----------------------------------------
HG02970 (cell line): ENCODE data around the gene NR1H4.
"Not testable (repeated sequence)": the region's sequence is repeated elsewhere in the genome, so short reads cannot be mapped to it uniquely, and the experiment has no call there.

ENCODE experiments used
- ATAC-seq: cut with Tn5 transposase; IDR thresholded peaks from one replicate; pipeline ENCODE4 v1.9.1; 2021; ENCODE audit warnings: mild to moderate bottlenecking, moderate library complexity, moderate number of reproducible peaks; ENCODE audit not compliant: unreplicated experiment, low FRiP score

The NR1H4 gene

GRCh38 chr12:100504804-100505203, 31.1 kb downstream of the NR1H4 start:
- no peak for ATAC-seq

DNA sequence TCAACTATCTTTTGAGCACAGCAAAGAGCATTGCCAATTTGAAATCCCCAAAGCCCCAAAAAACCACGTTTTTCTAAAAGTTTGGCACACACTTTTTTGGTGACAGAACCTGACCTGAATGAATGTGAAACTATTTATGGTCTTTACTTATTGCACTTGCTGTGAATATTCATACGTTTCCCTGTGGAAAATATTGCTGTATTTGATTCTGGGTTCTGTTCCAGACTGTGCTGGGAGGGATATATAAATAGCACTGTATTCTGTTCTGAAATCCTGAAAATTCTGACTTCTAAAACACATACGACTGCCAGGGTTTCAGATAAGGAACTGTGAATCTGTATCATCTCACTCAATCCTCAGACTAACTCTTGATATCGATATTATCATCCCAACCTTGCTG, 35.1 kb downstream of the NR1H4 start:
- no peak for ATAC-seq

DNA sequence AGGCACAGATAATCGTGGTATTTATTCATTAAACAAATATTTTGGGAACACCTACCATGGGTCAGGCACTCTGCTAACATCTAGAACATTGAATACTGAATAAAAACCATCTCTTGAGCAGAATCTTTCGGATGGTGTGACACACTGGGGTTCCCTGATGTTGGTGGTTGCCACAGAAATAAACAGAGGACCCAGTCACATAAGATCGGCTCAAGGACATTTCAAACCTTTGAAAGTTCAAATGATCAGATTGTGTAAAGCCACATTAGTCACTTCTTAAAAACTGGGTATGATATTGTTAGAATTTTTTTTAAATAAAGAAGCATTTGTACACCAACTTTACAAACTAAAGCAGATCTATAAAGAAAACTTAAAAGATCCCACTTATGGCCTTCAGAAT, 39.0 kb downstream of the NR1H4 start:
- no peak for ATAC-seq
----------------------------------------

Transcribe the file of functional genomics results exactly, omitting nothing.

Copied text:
HG02970 (cell line): ENCODE data around the gene NR1H4.
"Not testable (repeated sequence)": the region's sequence is repeated elsewhere in the genome, so short reads cannot be mapped to it uniquely, and the experiment has no call there.

ENCODE experiments used
- ATAC-seq: cut with Tn5 transposase; IDR thresholded peaks from one replicate; pipeline ENCODE4 v1.9.1; 2021; ENCODE audit warnings: mild to moderate bottlenecking, moderate library complexity, moderate number of reproducible peaks; ENCODE audit not compliant: unreplicated experiment, low FRiP score

The NR1H4 gene

GRCh38 chr12:100504804-100505203, 31.1 kb downstream of the NR1H4 start:
- no peak for ATAC-seq

DNA sequence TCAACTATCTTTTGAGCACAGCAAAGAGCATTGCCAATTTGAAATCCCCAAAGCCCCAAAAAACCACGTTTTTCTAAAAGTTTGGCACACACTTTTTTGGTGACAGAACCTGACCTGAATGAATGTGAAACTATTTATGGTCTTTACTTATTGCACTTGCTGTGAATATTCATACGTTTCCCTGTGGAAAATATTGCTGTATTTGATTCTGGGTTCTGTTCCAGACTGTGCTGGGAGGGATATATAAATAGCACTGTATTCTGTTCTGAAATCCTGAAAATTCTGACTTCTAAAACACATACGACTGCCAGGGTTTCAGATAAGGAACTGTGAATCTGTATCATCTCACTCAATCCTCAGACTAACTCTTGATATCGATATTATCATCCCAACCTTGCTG, 35.1 kb downstream of the NR1H4 start:
- no peak for ATAC-seq

DNA sequence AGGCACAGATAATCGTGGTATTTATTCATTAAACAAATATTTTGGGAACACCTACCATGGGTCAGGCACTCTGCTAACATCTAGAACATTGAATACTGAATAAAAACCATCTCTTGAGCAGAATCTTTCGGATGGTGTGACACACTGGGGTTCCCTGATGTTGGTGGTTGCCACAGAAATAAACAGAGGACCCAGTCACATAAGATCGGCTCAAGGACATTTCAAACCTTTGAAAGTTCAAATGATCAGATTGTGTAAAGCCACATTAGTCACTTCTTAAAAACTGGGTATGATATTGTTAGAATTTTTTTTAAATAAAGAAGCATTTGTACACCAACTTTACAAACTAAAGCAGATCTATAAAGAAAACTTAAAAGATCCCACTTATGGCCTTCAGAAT, 39.0 kb downstream of the NR1H4 start:
- no peak for ATAC-seq